– No one beside you is responsible for advancing your skills and keeping an eye on emerging practices. Don’t expect your employer to lay out a career plan that is in your best interest. That’s not their job. Data professionals need to know about the data domain in addition to the data structure domain. The best database or data warehouse design in the world is worse than uses useless if the how the data is processed is wrong. Remember to expand your knowledge about data, not just the data structures and tools.
– All real-world work involves collaboration and negotiation. There is no one right answer that works for every situation. Building your skills in these areas will pay off significantly.
Ajay- What do you think is the best way for a technical consultant and client to be on the same page regarding requirements. Which methodology or template have you used, and which has given you the most success.
Karen- While I’m a huge fan of modeling (data modeling and other modeling), I still think that giving clients a prototype or mockup of something that looks real to them goes a long way. We need to build tools and competencies to develop these prototypes quickly. It’s a lost art in the data world.
Ajay- What are the special incentives that make Canada a great place for tech entrepreneurs rather than say go to the United States. ( Note- Disclaimer I have family in Canada and study in the US)
Karen- I prefer not to think of this as an either-or decision. I immigrated to Canada from the US about 15 years ago, but most of our business is outside of Canada. I have enjoyed special incentives here in Canada for small businesses as well as special programs that allowed me to work in Canada as a technical professional before I moved here permanently.
Overall, I have found Canadian employers more open to sponsoring foreign workers and it is easier for them to do so than what my US clients experience. Having said that, a significant portion of my work over the last few years has been on global projects where we leverage online collaboration tools to meet our goals. The advent of these tools has made it much easier to work from wherever I am and to work with others regardless of their visa statuses.
Where a company forms is less tied to where one lives or works these days.
Ajay- Could you tell us more about the Zachman framework (apart from the wikipedia reference)? A practical example on how you used it on an actual project would be great.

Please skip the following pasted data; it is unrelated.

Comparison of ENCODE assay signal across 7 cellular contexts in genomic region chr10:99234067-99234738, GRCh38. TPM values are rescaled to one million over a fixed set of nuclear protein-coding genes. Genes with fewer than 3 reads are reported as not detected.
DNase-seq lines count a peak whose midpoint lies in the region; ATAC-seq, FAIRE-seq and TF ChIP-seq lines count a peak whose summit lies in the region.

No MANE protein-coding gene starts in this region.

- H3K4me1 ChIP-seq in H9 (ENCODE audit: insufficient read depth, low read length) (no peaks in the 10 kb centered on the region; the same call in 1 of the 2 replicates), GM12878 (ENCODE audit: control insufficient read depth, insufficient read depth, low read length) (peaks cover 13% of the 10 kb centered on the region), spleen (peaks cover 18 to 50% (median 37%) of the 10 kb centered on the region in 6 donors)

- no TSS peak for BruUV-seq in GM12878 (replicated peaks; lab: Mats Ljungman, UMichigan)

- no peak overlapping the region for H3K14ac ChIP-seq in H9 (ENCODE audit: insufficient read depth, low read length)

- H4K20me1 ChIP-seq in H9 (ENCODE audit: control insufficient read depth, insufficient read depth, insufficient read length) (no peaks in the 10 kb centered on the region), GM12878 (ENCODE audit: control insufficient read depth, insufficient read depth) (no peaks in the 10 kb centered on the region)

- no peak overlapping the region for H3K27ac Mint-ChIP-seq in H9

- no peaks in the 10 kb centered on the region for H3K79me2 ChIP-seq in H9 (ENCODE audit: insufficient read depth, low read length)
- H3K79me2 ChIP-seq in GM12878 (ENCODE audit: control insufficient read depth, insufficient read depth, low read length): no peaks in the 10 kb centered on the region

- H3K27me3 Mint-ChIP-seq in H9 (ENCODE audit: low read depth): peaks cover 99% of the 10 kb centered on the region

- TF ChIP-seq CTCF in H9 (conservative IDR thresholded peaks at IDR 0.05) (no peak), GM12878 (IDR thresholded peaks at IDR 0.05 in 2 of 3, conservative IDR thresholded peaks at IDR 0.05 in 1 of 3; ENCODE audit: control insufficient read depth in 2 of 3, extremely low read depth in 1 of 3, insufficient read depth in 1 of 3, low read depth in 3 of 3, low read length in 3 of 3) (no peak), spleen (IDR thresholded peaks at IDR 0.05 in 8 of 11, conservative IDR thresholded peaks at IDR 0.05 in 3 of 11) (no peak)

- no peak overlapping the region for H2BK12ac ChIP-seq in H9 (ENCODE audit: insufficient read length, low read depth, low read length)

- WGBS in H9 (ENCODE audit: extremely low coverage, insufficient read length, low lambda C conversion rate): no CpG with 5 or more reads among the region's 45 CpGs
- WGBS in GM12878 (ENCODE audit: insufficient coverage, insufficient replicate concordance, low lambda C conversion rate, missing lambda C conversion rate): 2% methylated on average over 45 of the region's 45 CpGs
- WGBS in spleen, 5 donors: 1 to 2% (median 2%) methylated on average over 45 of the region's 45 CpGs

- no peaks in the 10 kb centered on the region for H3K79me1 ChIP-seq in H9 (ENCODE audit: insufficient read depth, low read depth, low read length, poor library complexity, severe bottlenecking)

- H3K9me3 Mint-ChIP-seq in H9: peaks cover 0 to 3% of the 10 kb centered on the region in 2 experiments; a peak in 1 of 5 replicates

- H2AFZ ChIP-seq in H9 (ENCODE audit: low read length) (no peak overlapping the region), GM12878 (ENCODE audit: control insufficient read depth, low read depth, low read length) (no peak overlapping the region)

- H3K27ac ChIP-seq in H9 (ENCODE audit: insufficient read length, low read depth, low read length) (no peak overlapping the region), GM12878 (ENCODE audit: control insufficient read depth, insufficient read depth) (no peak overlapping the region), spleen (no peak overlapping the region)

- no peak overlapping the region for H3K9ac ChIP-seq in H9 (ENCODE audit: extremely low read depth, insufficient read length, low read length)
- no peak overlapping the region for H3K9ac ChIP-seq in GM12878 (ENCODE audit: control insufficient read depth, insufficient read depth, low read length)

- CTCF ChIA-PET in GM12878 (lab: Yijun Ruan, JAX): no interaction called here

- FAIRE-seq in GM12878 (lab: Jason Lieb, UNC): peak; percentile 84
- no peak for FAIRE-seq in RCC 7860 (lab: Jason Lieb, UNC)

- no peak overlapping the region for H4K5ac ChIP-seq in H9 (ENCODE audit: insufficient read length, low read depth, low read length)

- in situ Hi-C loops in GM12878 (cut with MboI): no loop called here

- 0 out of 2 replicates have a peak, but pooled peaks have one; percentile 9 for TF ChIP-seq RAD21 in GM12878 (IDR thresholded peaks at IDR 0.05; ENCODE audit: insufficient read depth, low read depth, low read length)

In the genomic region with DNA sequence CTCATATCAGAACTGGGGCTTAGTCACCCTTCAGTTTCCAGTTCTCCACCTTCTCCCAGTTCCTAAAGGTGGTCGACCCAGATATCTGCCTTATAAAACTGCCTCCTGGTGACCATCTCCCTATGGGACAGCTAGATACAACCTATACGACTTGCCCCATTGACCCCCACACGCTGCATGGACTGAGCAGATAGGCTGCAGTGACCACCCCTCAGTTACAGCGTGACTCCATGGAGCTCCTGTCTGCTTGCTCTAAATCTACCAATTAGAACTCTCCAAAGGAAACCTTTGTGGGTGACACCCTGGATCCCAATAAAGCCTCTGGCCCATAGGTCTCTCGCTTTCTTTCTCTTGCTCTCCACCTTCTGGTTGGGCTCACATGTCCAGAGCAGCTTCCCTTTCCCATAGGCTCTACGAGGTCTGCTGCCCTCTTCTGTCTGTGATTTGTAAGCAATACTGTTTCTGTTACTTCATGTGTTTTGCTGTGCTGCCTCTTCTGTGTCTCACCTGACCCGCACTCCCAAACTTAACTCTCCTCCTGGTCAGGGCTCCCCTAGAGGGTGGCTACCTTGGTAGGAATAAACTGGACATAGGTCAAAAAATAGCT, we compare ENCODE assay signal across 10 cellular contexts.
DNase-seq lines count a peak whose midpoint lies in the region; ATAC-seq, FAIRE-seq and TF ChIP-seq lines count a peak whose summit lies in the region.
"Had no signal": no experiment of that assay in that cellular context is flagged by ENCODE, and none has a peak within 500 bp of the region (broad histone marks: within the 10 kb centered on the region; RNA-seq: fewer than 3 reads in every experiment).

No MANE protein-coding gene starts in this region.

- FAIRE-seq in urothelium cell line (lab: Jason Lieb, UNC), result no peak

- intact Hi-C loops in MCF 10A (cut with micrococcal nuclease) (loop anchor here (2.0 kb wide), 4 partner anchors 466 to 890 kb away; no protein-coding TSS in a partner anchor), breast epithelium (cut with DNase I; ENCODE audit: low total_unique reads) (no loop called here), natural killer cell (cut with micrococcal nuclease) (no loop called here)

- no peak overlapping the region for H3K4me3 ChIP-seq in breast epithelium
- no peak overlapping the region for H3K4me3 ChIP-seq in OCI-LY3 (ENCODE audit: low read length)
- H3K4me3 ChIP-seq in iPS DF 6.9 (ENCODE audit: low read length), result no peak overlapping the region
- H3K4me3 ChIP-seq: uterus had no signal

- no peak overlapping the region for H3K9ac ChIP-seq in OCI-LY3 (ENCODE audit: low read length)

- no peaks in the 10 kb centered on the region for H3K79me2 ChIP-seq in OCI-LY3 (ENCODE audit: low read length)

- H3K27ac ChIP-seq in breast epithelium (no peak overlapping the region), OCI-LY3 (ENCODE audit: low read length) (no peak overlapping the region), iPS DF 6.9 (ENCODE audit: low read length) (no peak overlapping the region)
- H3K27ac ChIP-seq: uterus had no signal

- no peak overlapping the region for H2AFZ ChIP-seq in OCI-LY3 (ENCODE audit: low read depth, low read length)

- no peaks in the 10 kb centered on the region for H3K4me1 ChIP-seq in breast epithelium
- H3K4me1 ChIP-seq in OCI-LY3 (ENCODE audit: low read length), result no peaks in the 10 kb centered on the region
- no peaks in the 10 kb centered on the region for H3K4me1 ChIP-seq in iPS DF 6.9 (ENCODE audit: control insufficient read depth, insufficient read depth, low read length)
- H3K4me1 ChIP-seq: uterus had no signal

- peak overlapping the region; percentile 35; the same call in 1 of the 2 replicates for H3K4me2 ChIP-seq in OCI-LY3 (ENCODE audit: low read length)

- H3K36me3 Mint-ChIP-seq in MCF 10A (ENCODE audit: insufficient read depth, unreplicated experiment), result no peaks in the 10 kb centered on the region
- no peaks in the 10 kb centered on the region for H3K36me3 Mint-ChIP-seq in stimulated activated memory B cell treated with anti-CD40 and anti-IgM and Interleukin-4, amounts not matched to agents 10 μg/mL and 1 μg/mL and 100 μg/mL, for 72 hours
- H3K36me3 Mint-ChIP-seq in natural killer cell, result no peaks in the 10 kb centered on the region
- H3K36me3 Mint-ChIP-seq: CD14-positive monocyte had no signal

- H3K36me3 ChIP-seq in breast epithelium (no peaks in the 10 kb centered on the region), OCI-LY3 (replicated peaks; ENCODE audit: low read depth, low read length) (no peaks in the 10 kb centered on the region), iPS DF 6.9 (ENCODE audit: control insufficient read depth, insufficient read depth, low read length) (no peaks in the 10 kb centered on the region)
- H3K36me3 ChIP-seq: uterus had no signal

There are many misunderstandings about John’s intent, such as the myth that he requires big upfront modeling (he doesn’t), that the Framework is a methodology (it isn’t), or that it can only be used to build computer systems (it can be used for more than that).
I have used the Zachman Framework to develop a joint Business-IT Strategic Information Systems Plan as well as to inventory and track progress of multi-project programs. One interesting use was a paper I authored for the Canadian Information Processing Society (CIPS) on how various educational programs, specializations, and certifications map to the Zachman Framework. I later developed a presentation about this mapping for a Zachman conference.
For a specific project, the Zachman Framework allows business to understand where their enterprise assets are being managed – and how well they are managed. It’s not an IT thing; it’s an enterprise architecture thing.
Ajay- What does Karen Lopez do for fun when not at work, traveling, speaking or blogging.
Karen- Sometimes it seems that’s all I do. I enjoy volunteering for IT-related organizations such as DAMA and CIPS. I participate in the accreditation of college and university educational programs in Canada and abroad. As a member of data-related standards bodies, namely the Association for Retail Technology Standards and the American Dental Association, I help develop industry standard data models. I’ve also been a spokesperson for a CIPS program to encourage girls to take more math and science courses throughout their student careers so that they may have access to great opportunities in the future.
I like to think of myself as a runner; last year I completed my first half marathon, which I’d never thought was possible. I am studying Hindi and Sanskrit. I’m also a addicted to reading and am thankful that some of it I actually get paid to do.
Karen López is a Senior Project Manager at InfoAdvisors, Inc. Karen is a frequent speaker at DAMA conferences and DAMA Chapters. She has 20+ years of experience in project and data management on large, multi-project programs. Karen specializes in the practical application of data management principles. Karen is also the ListMistress and moderator of the InfoAdvisors Discussion Groups at http://www.infoadvisors.com. You can reach her at www.twitter.com/datachick